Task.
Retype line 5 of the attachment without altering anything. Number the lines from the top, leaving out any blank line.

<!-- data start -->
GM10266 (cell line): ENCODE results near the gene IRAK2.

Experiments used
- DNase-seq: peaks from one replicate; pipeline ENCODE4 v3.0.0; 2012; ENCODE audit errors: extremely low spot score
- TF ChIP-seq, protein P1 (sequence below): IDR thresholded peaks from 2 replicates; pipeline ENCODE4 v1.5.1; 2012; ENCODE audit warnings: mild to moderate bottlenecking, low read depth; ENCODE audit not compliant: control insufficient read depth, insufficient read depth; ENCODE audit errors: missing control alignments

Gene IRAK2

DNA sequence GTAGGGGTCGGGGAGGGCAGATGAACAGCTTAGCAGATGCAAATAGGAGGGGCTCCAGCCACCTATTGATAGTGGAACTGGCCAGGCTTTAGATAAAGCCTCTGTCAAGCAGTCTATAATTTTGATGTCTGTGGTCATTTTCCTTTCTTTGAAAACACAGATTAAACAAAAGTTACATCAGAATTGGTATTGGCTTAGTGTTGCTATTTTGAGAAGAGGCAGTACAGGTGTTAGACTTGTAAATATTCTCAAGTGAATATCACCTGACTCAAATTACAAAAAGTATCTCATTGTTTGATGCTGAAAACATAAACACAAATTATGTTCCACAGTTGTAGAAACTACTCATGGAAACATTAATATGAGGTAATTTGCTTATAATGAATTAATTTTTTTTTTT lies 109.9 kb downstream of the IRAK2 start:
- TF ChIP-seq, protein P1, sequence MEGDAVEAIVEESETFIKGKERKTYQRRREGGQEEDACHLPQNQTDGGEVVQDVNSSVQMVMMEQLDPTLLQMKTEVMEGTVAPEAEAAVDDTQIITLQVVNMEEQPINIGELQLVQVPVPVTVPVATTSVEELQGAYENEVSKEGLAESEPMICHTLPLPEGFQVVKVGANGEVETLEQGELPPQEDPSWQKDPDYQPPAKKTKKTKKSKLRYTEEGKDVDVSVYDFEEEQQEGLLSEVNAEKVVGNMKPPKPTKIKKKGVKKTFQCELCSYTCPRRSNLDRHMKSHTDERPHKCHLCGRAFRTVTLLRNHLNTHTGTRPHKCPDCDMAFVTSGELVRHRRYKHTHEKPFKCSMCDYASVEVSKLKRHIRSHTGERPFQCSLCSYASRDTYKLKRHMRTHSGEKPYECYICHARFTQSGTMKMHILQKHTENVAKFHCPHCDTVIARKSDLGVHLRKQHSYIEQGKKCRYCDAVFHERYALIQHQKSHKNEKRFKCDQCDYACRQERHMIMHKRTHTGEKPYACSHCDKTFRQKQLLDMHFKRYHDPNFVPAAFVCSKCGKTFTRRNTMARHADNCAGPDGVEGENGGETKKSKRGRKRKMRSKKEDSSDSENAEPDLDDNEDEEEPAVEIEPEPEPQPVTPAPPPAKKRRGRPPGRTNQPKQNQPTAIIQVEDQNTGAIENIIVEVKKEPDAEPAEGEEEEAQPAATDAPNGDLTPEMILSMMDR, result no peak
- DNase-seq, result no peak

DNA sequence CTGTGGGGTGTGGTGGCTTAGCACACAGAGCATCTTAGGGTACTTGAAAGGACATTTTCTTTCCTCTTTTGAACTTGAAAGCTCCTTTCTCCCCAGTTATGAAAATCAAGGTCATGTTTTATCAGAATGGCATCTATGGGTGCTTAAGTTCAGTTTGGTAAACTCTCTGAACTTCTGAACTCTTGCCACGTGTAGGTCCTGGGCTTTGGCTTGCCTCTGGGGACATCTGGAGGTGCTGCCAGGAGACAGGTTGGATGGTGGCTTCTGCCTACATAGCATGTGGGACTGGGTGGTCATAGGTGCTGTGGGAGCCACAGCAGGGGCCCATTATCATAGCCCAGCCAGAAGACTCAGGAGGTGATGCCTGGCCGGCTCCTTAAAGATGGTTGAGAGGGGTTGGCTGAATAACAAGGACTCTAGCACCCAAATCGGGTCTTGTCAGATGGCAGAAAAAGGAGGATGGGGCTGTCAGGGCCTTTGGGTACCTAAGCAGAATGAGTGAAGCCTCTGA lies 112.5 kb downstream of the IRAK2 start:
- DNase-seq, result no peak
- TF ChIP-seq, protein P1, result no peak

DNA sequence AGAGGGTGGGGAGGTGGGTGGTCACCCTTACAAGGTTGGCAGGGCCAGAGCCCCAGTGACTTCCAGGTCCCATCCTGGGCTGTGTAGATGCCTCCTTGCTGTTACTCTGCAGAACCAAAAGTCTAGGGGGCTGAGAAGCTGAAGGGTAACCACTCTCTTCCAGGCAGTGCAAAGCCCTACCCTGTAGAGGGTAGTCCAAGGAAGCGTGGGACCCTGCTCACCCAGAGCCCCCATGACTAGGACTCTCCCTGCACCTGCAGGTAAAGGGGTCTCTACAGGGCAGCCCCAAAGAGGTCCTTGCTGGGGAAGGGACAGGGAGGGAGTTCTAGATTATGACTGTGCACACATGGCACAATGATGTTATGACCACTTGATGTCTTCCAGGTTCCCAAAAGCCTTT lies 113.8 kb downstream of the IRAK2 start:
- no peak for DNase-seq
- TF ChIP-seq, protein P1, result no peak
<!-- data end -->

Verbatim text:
Gene IRAK2